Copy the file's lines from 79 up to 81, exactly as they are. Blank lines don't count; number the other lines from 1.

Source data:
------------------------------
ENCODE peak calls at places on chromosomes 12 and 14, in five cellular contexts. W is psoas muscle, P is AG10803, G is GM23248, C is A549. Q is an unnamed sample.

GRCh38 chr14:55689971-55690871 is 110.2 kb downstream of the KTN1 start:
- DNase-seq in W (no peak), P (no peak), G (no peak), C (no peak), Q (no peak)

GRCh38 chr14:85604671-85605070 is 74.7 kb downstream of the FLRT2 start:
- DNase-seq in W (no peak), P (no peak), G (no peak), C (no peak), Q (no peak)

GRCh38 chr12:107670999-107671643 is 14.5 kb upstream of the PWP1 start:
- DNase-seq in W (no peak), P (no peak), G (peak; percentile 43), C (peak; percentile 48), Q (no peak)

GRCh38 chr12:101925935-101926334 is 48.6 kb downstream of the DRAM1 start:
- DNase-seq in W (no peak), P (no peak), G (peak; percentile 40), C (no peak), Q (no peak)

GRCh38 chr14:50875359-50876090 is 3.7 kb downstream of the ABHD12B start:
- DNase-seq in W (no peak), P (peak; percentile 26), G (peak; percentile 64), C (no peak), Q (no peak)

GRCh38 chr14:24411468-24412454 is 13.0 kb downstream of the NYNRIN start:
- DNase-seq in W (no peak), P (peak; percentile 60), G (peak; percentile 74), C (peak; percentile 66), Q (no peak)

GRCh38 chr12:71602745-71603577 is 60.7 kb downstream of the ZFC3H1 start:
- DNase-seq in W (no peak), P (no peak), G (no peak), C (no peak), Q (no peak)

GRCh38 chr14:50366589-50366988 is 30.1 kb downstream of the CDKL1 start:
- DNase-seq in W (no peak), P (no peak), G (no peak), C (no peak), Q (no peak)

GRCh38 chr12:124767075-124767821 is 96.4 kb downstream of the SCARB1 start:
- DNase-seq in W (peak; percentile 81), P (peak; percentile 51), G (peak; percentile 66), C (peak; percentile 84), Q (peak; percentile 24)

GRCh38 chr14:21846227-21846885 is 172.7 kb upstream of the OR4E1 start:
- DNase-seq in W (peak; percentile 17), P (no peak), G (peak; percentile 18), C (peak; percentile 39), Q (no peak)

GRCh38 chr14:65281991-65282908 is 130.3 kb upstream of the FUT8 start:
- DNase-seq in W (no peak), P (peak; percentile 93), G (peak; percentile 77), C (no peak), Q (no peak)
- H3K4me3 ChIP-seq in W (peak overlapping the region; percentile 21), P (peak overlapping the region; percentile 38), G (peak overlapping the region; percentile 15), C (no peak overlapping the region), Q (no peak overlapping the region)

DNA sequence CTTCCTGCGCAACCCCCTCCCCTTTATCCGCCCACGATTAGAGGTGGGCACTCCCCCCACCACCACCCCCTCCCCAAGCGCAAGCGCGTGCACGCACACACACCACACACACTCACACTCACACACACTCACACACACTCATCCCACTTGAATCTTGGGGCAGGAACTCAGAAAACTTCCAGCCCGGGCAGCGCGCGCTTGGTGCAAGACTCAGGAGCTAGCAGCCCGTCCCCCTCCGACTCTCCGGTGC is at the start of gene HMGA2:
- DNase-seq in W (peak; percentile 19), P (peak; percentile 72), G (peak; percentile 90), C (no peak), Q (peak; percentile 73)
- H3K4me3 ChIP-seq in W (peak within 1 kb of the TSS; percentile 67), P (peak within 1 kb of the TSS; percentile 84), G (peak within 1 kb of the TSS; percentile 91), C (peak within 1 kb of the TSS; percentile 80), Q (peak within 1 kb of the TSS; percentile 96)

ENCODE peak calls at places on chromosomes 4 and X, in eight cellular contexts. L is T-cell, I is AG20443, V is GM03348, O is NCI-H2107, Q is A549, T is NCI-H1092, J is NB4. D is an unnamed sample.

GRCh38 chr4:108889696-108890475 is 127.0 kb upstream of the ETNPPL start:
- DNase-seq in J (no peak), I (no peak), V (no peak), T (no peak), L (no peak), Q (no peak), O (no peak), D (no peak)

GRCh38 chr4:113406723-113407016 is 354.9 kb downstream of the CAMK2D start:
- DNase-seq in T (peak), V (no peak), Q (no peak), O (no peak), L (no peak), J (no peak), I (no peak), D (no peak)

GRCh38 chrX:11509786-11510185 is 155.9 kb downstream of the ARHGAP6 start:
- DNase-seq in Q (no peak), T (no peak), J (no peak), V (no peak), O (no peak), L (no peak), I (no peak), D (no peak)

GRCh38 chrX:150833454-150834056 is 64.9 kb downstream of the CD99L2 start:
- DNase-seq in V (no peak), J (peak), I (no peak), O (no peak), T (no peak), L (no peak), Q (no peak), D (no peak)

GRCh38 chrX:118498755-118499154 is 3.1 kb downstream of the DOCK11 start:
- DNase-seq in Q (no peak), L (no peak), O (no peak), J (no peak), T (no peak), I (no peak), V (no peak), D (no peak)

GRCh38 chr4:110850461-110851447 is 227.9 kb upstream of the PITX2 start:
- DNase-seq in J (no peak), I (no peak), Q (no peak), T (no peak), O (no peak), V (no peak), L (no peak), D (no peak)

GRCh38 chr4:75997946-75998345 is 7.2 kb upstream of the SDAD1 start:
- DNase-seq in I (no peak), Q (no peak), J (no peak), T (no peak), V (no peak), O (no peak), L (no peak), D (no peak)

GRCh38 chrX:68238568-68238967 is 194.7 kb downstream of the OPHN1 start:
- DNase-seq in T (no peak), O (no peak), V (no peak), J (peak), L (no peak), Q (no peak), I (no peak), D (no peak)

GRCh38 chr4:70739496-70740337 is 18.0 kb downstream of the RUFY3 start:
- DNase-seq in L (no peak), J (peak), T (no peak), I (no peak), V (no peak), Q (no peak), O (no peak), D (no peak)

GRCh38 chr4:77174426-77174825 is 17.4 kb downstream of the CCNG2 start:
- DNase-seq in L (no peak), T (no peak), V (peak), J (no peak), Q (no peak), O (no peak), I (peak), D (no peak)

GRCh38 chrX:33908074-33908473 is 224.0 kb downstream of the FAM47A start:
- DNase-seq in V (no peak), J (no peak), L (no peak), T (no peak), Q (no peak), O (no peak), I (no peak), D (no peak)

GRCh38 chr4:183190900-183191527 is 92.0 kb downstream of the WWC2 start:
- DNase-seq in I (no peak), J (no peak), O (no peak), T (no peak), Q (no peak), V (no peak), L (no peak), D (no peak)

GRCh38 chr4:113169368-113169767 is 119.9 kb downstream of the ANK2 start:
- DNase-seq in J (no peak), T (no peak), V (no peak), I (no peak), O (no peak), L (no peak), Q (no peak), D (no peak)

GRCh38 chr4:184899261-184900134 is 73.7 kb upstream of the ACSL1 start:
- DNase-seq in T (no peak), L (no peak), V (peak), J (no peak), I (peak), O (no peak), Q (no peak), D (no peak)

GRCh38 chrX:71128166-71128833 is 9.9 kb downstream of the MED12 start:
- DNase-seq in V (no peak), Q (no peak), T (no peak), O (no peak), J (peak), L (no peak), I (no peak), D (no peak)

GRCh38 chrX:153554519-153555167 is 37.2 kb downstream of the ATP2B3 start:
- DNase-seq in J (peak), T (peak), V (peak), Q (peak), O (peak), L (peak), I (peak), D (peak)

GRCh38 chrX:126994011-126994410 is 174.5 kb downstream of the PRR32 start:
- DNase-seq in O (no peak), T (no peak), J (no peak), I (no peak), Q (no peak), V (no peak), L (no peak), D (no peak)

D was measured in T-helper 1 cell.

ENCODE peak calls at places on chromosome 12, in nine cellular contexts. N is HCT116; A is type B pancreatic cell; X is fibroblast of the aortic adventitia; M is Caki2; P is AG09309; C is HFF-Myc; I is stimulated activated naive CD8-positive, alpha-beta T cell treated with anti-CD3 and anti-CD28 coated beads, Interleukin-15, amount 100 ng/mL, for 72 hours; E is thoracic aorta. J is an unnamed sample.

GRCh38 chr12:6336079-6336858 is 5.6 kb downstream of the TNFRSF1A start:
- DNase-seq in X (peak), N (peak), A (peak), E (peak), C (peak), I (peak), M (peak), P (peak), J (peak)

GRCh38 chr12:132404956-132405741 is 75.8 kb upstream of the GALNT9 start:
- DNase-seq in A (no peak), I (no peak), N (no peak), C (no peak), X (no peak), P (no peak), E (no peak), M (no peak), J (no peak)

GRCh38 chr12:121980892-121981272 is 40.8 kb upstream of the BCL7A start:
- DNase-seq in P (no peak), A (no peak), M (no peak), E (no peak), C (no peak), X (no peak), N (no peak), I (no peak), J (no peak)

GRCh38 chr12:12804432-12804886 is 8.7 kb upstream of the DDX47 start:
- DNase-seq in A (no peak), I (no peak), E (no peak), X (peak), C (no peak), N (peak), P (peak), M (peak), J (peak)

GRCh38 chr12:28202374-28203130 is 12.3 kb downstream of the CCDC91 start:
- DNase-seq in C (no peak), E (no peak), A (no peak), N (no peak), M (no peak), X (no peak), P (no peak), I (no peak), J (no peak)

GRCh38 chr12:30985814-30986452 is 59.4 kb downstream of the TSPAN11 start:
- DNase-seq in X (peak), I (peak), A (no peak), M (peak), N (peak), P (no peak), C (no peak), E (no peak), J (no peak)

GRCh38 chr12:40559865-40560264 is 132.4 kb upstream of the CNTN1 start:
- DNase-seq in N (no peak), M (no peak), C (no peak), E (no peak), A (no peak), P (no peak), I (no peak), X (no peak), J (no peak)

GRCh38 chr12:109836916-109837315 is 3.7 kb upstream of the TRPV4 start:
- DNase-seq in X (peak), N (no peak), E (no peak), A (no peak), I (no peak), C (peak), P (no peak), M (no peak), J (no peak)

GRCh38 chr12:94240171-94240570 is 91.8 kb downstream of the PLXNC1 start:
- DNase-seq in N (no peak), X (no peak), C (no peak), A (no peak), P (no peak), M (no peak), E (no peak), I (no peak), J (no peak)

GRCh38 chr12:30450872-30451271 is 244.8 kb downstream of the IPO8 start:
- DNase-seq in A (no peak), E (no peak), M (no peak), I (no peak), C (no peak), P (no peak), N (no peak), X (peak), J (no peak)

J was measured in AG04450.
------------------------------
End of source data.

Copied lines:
GRCh38 chr12:109836916-109837315 is 3.7 kb upstream of the TRPV4 start:
- DNase-seq in X (peak), N (no peak), E (no peak), A (no peak), I (no peak), C (peak), P (no peak), M (no peak), J (no peak)

GRCh38 chr12:94240171-94240570 is 91.8 kb downstream of the PLXNC1 start: